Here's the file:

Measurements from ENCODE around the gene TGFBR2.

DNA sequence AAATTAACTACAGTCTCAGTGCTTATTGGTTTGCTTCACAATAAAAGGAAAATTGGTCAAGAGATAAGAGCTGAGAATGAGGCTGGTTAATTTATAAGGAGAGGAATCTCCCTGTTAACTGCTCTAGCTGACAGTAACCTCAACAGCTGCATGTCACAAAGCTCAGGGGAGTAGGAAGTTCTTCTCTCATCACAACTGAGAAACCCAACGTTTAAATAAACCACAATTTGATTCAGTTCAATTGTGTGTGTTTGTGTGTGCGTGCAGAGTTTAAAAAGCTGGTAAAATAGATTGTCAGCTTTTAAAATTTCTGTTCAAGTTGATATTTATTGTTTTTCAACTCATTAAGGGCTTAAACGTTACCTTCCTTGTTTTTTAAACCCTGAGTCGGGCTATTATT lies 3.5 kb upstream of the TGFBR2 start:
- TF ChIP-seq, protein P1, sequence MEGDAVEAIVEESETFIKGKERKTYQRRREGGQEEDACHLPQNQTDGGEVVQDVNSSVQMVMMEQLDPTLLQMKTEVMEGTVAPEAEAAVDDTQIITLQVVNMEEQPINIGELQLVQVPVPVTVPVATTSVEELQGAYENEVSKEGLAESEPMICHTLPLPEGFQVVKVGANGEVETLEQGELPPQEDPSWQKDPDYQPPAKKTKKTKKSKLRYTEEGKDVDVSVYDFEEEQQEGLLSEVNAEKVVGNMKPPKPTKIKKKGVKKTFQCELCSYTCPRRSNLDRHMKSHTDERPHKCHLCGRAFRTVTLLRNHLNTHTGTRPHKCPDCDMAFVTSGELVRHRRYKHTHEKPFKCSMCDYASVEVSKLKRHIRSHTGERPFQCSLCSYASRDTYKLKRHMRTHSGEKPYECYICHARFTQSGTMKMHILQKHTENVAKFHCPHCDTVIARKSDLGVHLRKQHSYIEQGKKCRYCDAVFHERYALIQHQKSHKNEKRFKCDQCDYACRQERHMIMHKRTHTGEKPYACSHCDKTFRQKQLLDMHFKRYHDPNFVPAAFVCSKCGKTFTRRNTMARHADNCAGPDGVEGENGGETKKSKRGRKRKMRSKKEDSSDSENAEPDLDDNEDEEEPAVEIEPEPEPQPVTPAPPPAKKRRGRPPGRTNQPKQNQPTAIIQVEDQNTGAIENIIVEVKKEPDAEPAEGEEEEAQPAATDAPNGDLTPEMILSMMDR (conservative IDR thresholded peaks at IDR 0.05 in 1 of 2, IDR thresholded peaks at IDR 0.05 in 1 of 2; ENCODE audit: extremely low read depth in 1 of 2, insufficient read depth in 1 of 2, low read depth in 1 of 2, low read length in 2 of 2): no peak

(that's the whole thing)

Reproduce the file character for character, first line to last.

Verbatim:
Measurements from ENCODE around the gene TGFBR2.

DNA sequence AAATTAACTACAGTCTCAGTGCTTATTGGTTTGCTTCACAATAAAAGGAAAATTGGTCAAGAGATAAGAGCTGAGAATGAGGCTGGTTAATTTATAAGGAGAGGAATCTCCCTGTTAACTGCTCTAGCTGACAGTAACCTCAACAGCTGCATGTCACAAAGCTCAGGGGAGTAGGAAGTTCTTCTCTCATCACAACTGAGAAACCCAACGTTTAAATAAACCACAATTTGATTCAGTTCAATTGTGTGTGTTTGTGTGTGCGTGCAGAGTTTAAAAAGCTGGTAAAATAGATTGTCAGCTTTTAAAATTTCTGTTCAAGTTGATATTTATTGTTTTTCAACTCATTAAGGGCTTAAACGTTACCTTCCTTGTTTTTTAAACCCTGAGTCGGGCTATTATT lies 3.5 kb upstream of the TGFBR2 start:
- TF ChIP-seq, protein P1, sequence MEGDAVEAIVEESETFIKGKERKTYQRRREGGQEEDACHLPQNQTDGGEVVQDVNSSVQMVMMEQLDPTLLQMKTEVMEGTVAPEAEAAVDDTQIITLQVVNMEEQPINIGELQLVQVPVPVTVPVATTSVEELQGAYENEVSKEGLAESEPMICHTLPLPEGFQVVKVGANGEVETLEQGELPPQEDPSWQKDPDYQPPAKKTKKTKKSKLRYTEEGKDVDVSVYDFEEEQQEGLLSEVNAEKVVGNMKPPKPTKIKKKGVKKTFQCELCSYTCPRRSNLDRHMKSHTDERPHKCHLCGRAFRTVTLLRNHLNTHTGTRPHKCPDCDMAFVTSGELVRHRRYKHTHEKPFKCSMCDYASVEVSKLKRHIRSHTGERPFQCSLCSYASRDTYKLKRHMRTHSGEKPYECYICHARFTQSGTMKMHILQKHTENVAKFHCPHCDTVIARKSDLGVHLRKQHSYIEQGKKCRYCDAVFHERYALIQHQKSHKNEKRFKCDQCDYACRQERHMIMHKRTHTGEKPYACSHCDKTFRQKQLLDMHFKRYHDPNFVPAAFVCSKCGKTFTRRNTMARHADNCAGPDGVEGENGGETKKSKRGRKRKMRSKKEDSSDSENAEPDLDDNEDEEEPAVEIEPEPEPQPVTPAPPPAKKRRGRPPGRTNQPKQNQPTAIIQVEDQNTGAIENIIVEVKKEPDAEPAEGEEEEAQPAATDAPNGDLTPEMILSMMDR (conservative IDR thresholded peaks at IDR 0.05 in 1 of 2, IDR thresholded peaks at IDR 0.05 in 1 of 2; ENCODE audit: extremely low read depth in 1 of 2, insufficient read depth in 1 of 2, low read depth in 1 of 2, low read length in 2 of 2): no peak